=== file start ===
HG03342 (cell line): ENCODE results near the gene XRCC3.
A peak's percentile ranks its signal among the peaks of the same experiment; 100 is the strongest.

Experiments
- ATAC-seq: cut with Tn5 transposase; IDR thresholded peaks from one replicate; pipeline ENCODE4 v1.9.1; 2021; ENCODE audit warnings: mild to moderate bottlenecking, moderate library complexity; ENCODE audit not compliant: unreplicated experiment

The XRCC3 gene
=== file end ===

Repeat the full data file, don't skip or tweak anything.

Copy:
HG03342 (cell line): ENCODE results near the gene XRCC3.
A peak's percentile ranks its signal among the peaks of the same experiment; 100 is the strongest.

Experiments
- ATAC-seq: cut with Tn5 transposase; IDR thresholded peaks from one replicate; pipeline ENCODE4 v1.9.1; 2021; ENCODE audit warnings: mild to moderate bottlenecking, moderate library complexity; ENCODE audit not compliant: unreplicated experiment

The XRCC3 gene